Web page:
A Study to Determine the Preference for Nesting Box Design of Sialia sialis (Eastern Bluebird): Comparison of the Traditional Nesting Box and the Peterson Box

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2012
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Virginia Tech. Powell River Project
Abstract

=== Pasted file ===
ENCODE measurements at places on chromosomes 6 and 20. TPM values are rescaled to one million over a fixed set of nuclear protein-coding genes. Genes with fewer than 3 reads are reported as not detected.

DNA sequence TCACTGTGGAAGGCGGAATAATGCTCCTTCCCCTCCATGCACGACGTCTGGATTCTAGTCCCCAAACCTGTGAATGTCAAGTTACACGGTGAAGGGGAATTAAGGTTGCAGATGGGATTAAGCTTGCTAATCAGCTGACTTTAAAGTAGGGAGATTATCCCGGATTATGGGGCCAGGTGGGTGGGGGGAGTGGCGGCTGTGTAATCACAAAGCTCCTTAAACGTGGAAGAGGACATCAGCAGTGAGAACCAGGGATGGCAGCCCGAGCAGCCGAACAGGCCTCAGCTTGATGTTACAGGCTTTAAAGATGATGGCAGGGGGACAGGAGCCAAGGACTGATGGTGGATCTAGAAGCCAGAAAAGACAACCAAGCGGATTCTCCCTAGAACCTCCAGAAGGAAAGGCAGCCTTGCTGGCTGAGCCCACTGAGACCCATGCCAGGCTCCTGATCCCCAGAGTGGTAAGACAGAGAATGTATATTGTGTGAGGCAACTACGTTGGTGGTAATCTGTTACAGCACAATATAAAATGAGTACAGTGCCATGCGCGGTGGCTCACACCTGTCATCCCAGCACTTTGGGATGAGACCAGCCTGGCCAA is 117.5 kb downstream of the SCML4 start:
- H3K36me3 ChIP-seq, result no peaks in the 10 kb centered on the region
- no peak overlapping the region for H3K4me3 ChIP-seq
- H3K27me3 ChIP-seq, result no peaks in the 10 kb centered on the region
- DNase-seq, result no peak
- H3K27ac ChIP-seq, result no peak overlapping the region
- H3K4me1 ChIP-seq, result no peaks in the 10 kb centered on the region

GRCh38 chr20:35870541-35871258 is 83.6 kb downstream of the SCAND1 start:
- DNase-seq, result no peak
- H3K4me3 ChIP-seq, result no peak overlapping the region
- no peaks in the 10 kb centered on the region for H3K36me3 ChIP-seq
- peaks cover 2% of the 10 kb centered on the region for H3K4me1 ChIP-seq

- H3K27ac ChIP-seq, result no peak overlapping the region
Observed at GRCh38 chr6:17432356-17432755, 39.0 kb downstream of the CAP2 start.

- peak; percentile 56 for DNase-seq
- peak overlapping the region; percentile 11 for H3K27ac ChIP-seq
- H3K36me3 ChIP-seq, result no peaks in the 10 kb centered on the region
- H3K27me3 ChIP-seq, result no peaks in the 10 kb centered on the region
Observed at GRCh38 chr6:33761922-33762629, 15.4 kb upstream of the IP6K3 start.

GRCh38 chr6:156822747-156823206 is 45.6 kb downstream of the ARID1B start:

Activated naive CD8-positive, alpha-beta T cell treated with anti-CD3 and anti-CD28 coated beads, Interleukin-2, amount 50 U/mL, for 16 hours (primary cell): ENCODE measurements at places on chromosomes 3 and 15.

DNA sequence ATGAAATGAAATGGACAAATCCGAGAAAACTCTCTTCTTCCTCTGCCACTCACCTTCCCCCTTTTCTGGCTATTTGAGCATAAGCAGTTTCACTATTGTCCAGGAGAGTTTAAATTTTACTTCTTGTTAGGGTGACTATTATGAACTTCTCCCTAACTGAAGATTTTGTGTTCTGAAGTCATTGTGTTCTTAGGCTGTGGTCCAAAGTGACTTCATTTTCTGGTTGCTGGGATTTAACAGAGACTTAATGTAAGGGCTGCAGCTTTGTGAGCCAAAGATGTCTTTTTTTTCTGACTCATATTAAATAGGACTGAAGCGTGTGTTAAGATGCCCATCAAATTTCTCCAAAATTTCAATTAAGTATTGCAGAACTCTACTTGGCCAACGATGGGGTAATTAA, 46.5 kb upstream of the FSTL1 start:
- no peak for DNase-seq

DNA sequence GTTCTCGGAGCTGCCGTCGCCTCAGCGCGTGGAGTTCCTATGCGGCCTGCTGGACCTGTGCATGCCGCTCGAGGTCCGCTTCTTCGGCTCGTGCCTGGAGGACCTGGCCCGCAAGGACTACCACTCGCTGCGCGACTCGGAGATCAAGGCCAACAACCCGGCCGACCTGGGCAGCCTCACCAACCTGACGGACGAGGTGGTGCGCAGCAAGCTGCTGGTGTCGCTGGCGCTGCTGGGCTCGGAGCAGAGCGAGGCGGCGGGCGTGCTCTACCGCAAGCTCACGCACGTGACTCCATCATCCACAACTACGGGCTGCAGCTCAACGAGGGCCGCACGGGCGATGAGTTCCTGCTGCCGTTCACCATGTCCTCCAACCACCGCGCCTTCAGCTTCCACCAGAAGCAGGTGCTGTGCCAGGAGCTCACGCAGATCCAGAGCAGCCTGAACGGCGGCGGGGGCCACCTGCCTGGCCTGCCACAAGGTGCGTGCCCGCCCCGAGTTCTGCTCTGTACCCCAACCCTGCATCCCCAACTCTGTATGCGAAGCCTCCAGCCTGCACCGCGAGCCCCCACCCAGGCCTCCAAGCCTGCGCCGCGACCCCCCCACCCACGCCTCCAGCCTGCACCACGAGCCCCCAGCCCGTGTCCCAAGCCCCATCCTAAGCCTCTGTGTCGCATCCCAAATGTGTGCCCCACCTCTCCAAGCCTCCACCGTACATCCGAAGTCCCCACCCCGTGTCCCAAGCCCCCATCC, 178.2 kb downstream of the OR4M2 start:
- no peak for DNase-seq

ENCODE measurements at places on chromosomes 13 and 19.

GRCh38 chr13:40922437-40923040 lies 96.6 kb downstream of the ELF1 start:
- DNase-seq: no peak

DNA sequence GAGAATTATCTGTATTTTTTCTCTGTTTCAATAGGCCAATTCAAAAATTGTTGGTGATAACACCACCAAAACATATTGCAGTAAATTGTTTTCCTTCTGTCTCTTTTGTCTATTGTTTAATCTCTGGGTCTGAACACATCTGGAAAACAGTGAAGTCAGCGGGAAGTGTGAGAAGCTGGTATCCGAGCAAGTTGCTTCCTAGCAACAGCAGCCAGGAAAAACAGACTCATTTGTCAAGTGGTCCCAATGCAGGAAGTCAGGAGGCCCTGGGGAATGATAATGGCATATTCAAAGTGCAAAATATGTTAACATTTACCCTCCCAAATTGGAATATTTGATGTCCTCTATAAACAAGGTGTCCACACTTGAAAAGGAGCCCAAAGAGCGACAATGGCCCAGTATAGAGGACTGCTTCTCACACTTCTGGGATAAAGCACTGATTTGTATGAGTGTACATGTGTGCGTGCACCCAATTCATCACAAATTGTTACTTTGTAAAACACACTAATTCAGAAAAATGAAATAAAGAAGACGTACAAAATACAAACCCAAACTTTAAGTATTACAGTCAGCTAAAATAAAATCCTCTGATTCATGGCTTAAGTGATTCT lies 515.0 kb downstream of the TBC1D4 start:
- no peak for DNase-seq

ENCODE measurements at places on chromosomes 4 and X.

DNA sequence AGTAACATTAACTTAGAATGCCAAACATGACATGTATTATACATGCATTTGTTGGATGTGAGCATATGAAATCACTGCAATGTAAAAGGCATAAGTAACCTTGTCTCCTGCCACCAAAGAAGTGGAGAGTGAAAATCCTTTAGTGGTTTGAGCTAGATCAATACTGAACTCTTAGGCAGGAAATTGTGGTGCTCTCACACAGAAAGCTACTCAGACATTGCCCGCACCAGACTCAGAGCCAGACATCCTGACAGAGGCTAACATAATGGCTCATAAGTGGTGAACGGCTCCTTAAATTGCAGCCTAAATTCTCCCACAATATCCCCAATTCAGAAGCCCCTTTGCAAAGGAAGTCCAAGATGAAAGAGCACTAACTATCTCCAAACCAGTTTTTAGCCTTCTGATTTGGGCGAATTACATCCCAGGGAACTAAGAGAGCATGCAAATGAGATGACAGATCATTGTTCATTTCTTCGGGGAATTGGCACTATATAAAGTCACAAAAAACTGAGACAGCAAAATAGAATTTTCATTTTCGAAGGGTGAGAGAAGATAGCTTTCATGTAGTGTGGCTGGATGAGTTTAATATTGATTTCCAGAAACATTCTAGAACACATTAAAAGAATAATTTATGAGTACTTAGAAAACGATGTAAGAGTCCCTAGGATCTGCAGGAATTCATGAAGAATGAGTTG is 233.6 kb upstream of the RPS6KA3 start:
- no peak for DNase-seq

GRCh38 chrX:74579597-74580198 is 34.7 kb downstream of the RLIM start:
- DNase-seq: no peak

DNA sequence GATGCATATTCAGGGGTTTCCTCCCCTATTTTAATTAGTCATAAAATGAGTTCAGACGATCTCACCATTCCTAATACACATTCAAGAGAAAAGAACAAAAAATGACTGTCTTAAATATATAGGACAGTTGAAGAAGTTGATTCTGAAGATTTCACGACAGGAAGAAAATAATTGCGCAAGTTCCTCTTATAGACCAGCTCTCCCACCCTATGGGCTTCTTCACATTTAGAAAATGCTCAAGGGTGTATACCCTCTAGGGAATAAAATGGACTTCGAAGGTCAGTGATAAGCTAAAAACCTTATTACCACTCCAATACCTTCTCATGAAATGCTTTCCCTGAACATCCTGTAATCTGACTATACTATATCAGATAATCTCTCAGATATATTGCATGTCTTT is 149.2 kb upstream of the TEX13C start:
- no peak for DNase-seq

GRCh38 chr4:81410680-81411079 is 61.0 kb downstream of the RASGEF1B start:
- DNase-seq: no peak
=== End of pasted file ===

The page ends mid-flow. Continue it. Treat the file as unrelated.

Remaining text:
For the 2012 nesting season along the trail at the Powell River Education Center, nesting preferences were studied comparing the traditional box design and the Peterson box. Peterson boxes differ from the traditional boxes in that they have a lower internal volume, requiring less material for nest construction. By decreasing the amount of energy that the parents would have to put into nest building, they would have more energy available for rearing young, hence increasing fledgling success. The Peterson box was found to be an acceptable design by the three species that nest along the trail. Bluebirds, tree swallows and chickadees utilized the Peterson boxes; however, bluebirds built most of their nests in the traditional boxes (six clutches in traditional boxes to one in a Peterson box). Chickadees produced four nests, three of which were in traditional boxes. Both tree swallow clutches were in Peterson boxes. Egg and chick loss due to predation was high this season (11 eggs and 8 chicks) making it difficult to conclude whether the design of the Peterson box affected fecundity. Student volunteers from both the general biology and human anatomy and physiology classes at Mountain Empire Community College assisted in the installation of the Peterson boxes and the monitoring of nesting activity during the course of the breeding season.

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